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Volume 21 No. 1
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From ratings to Redskins: What to watch in the NFL

There were more than 1,500 stories related to the NFL in SportsBusiness Daily from the day after Super Bowl XLVIII to last Wednesday. It indicates an eventful offseason for the league with a wide range of headlines: some controversial (high-profile arrests of Jim Irsay and Ray Rice); some polarizing (the debate over the name Redskins) and some sad (the health battles of Pat Bowlen and Jim Kelly). As the league kicks off Thursday night, here are the stories I’ll be keeping an eye on.

> IS THURSDAY NIGHT MUST-SEE TV?: This has been a top story since the NFL floated out the eight-game package to bid last year, and now we get to see just how the marketplace responds. CBS’s schedule is pretty strong: Steelers-Ravens, Giants-Redskins, Vikings-Packers and Jets-Patriots to name a few. The network is guaranteeing a 12.0 rating, which seems doable with the NFL Network simulcast, but it’s also facing stout prime-time competition with the likes of “Grey’s Anatomy” and “Scandal” on ABC. It will still rate strongly, and I believe more people will tune in to CBS’s seven Thursday night games, on average, than the first seven weeks of ESPN’s “Monday Night Football.” 

There are a lot of elements to consider here: Could this slowly change the weekly viewing habits of U.S. sports fans in terms of Thursday night? … It’s a significant test of strength for the league on a new outlet on a still nontraditional night for NFL football. … It’s a big bet by CBS’s Les Moonves and Sean McManus, who don’t want to build up the franchise only to lose it to another network after one year. … If it’s deemed successful, what can the NFL get for a rights fee when it either decides to stay with CBS or takes the package back to the open market? 

Additional impact: The NFL insists that it is as committed as it’s ever been in NFL Network, even with CBS getting part of the Thursday package. I will be looking to see how the new package affects not only NFL Network, but also ESPN, which has had a successful two-decade run with Thursday night college football.

> WHAT ELSE I’LL BE WATCHING: I signed up for NFL Now when it launched — just the basic plan, not the premium service. As a Patriots fan, I wondered how it would differ from, which I find to be a very valuable news source: good writers, great videos and behind-the-scenes content. Early on, I’m testing NFL Now mostly through my iPhone, where it’s less “clunky” than my PC experience. I’m seeing similar Pats-based content across both sites. NFL Now obviously has more surrounding NFL video, so I’ll watch to see how NFL Now develops over the season to curate and give me Patriots-based video from sources that I may have missed. … Keep an ear open to references to Microsoft tablets on the NFL’s sidelines. Microsoft pays the league more than $80 million annually and for the first time this year, it has its tablets on the sidelines. Early on, I’ve caught a few media mentions of “the iPads now being used on the sidelines.” Microsoft needs to leverage its brand equity out of this enhancement, but that will be diminished significantly if media mentions fail to accurately refer to the product and instead tout a competitor. Don’t think the NFL isn’t reminding its broadcast partners and other media of that.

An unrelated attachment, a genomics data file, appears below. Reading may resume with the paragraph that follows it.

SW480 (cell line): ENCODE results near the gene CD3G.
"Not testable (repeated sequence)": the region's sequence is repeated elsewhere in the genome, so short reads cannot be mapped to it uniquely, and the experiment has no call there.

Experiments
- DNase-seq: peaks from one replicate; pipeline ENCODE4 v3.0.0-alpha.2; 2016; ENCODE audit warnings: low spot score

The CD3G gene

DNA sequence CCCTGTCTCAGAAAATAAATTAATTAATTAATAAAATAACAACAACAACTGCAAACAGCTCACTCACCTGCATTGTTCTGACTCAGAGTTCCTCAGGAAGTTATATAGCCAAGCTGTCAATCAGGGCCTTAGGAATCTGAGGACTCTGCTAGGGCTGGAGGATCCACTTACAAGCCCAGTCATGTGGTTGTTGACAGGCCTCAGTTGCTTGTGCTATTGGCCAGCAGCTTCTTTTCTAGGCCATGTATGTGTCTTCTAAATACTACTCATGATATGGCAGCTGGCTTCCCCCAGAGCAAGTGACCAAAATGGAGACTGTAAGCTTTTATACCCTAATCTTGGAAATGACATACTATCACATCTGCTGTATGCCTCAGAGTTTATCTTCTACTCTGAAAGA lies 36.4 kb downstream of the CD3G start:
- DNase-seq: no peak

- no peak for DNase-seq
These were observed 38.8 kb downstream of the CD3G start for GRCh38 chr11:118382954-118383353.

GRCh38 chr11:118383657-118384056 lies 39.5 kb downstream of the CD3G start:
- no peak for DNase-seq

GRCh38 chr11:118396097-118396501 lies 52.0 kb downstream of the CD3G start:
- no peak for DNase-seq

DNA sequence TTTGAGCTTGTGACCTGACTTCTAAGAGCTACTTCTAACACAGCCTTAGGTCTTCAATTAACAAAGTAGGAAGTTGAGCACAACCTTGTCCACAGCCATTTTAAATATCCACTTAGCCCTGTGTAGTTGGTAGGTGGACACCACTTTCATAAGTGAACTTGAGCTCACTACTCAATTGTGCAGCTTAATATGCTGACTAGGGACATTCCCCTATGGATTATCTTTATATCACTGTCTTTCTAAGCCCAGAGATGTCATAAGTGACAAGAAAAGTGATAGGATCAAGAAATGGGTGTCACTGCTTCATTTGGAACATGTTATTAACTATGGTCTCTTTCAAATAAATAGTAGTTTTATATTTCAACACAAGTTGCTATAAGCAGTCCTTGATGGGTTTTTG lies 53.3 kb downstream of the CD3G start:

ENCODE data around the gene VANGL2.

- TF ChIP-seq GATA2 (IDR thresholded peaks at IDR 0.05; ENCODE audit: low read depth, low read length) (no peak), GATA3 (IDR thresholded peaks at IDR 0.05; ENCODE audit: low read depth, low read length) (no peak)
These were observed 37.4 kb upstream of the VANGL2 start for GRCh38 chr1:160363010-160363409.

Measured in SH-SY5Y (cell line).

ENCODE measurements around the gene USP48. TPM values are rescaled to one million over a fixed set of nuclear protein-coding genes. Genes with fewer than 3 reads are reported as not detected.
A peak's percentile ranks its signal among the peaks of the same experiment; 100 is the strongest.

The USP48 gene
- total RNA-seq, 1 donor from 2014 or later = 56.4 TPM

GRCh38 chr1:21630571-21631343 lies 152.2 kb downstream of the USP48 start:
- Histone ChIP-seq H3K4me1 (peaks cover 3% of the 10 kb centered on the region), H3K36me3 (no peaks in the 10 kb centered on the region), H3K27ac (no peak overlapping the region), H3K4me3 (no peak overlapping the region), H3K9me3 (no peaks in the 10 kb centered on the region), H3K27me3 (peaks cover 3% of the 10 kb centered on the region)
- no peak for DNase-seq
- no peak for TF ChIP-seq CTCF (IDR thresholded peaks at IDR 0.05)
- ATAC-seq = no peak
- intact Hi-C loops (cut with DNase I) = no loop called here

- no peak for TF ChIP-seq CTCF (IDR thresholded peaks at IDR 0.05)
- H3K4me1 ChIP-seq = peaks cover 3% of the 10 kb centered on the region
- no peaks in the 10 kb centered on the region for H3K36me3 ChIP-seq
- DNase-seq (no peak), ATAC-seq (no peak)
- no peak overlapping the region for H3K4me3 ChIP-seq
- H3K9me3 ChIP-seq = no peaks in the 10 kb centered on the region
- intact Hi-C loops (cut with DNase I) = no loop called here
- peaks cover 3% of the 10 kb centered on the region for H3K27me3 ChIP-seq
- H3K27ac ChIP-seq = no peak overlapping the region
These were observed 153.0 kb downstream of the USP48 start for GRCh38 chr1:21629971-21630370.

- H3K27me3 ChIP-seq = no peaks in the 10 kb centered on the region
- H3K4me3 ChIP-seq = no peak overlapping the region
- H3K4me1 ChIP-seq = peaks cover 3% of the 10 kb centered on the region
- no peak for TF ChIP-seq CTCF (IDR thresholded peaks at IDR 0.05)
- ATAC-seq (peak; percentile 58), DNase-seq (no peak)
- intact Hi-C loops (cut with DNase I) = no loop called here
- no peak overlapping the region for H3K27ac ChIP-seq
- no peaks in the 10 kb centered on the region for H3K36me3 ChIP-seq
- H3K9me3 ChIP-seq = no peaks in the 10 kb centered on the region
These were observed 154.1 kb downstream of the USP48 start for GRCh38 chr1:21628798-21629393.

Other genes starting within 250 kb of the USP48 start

> BEYOND THE MEDIA MUSING: I’ll also pay attention to story lines on the health and safety of players. Wes Welker’s third concussion in 10 months reinforces that continuing narrative. … With the NFL’s keen focus on London, I’ll specifically be watching the Oct. 26 game, when the Falcons and Lions kick off at the early time of 9:30 a.m. ET/1:30 p.m. local at Wembley Stadium. This is a first and will make that International Series game stand out because it will allow the NFL to have games all day Sunday, from 9 a.m. until midnight, putting this one at a more desirable local London time and perhaps hinting at the window for future games. … Last year’s much publicized efforts to enhance in-stadium video with behind-the-scenes footage and RedZone got off the ground only marginally. Will this year offer more? … On the team side, who emerges to land the Bills? Most of the fans I speak to from the Buffalo market are bullish about the potential of Terry Pegula owning the team. They point to his deep investment in the market, his vast net worth and his learnings from owning the Sabres. Final price tag and any new owner’s interest in reducing profit margins in exchange of possible new stadium debt also is worth watching. … The future of the Raiders and the team’s ownership under Mark Davis is a story line to follow. … Last week, Sean Gilbert outlined an aggressive agenda in running against NFLPA Executive Director DeMaurice Smith, who is up for re-election in March.  Gilbert certainly didn’t play to the middle in calling for an 18-game season and a termination to the current CBA. Keep an eye on what player and agent factions emerge as he challenges Smith and how the  campaign possibly affects the relationship between the NFL and union.